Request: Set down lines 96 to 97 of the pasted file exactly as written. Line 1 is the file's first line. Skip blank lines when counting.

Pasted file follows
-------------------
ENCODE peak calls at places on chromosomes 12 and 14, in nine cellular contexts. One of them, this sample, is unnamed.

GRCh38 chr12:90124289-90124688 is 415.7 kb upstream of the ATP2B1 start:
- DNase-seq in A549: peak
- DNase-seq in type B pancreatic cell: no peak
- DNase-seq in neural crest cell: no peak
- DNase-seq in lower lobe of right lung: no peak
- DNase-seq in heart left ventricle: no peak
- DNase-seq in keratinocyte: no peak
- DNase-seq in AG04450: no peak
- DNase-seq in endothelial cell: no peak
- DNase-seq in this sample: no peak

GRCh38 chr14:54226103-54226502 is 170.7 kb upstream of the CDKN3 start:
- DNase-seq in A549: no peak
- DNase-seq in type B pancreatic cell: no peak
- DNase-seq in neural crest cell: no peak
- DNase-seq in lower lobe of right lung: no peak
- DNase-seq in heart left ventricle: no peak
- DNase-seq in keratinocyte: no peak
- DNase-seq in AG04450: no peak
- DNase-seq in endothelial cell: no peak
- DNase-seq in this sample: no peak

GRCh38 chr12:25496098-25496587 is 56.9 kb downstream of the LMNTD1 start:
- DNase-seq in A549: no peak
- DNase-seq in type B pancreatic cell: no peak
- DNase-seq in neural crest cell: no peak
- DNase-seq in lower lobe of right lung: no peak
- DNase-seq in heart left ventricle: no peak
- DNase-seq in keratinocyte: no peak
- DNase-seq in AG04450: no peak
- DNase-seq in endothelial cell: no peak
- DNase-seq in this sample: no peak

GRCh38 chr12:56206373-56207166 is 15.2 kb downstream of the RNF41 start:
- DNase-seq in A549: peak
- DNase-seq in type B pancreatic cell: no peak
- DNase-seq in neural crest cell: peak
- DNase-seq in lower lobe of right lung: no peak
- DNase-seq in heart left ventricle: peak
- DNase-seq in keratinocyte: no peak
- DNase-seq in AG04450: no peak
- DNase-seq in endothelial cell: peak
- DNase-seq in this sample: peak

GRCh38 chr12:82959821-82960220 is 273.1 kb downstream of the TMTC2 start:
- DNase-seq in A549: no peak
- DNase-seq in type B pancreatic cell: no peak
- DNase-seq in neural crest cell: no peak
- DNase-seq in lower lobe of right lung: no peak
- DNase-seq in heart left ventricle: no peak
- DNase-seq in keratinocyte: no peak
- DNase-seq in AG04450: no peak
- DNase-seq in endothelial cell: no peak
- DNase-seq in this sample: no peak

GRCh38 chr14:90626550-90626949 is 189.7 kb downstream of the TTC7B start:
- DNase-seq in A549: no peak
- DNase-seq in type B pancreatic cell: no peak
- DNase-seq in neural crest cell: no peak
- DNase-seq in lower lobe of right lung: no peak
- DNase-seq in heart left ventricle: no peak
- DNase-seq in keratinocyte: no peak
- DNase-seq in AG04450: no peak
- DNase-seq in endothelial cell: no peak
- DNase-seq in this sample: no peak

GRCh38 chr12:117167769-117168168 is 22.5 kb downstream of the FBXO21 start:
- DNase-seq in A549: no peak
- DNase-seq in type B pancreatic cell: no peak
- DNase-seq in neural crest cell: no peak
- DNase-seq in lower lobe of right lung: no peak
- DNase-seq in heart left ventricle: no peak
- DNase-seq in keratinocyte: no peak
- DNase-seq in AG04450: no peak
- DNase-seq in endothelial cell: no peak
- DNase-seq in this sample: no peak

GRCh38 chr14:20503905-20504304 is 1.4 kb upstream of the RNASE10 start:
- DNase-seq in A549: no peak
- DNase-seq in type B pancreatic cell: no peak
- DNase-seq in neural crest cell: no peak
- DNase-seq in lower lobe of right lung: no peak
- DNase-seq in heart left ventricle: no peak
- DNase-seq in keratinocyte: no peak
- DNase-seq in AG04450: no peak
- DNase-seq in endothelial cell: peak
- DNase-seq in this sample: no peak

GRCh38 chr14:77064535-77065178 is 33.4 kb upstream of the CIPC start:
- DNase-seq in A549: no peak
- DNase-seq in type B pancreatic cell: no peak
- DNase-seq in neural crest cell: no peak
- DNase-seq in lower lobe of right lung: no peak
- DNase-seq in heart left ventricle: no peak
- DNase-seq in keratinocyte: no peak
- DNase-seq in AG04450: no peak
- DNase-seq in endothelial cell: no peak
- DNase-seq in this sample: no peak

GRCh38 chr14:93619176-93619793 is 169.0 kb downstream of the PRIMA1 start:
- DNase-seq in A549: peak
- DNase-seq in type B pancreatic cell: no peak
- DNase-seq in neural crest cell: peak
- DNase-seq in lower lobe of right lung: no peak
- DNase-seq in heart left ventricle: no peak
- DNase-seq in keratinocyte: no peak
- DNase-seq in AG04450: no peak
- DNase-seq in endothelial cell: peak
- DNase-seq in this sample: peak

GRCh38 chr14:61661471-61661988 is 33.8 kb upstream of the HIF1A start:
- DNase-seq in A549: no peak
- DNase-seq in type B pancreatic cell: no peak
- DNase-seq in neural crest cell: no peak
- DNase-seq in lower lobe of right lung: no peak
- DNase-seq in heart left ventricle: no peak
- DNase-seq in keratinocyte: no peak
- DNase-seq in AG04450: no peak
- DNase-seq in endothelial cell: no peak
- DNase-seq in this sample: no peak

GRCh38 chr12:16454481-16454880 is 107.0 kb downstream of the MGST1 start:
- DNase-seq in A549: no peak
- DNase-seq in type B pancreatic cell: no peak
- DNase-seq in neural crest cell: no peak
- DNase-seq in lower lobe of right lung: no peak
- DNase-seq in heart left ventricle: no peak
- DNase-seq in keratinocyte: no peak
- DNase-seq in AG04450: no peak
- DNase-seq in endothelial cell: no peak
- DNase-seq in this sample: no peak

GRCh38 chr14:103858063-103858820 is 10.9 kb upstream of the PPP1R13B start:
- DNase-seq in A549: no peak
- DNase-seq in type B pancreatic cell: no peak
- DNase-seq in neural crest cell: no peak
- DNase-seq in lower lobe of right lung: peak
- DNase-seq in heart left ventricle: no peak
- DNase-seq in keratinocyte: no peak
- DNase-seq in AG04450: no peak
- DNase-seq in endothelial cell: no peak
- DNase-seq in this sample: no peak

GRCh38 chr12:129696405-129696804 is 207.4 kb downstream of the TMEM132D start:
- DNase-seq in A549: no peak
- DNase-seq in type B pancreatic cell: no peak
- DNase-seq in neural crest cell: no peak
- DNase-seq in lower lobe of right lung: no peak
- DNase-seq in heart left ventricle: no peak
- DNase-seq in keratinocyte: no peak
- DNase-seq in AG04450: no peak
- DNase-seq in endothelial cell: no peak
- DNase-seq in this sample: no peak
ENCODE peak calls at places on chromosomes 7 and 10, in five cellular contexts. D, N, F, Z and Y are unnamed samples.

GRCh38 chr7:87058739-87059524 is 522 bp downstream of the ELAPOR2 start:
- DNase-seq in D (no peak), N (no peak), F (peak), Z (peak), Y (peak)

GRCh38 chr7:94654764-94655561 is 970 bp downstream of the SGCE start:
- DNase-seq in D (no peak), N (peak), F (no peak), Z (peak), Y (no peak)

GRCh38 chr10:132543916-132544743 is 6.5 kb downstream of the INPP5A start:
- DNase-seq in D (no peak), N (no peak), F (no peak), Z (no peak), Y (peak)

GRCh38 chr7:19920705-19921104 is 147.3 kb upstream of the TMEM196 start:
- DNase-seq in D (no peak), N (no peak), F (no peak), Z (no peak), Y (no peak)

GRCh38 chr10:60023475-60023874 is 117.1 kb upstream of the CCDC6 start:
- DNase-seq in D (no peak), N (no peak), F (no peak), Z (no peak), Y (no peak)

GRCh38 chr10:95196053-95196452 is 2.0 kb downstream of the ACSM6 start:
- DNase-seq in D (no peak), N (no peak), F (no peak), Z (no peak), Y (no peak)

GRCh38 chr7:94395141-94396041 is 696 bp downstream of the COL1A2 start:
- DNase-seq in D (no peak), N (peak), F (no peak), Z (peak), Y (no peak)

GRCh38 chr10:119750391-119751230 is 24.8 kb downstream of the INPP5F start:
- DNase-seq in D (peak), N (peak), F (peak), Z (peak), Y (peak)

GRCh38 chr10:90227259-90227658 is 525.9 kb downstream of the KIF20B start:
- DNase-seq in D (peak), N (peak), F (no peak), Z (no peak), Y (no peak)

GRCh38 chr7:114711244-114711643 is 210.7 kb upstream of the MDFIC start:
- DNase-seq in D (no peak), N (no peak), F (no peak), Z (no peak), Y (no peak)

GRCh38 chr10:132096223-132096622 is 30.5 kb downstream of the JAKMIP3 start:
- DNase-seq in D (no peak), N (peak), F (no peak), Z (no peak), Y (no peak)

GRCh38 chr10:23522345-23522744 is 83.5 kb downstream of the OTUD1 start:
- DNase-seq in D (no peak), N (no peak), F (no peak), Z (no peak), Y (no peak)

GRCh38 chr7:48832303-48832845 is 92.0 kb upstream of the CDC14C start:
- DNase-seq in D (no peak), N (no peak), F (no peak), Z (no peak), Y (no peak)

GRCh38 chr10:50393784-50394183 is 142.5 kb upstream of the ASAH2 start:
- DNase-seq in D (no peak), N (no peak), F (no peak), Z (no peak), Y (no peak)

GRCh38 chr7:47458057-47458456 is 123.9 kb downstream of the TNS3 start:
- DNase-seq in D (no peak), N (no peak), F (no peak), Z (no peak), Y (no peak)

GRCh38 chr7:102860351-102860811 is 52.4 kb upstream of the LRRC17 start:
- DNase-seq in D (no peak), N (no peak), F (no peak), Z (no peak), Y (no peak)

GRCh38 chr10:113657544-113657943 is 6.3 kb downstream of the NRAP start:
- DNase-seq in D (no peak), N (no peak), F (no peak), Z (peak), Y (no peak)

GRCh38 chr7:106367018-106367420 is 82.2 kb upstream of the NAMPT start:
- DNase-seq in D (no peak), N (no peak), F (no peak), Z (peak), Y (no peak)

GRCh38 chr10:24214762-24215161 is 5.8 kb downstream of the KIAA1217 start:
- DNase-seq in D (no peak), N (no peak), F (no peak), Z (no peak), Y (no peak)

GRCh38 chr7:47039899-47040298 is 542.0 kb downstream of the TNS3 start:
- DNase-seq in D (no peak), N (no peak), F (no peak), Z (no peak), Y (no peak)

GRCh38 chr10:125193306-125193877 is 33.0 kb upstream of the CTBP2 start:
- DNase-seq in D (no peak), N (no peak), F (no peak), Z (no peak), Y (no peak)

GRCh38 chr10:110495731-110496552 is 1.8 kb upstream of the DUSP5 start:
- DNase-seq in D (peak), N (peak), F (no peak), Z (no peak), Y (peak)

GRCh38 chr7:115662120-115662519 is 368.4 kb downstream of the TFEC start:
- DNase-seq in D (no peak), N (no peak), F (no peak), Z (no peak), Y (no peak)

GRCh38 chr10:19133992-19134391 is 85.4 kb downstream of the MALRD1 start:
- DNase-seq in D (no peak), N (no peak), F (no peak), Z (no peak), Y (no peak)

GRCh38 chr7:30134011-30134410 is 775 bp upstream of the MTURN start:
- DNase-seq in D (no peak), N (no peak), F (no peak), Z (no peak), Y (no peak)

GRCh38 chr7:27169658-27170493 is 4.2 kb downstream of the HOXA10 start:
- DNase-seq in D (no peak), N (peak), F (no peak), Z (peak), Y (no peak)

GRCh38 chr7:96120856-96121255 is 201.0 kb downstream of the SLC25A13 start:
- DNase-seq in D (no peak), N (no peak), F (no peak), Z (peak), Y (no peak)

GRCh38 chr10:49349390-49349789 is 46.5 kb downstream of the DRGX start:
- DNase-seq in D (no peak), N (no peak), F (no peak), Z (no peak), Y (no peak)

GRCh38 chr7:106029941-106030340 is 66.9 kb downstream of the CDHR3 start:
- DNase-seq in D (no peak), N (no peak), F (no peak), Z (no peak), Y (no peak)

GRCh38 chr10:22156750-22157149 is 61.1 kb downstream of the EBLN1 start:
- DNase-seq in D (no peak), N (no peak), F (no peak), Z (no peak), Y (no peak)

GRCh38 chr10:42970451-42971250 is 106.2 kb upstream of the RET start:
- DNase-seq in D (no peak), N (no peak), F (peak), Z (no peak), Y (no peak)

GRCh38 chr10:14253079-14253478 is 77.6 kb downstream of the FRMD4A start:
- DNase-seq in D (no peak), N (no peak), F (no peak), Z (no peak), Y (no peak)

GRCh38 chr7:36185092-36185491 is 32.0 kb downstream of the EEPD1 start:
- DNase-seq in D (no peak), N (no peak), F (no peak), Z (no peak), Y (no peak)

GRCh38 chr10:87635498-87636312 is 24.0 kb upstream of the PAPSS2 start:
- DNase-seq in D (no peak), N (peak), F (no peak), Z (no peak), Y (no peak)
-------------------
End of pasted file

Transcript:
- DNase-seq in lower lobe of right lung: no peak
- DNase-seq in heart left ventricle: no peak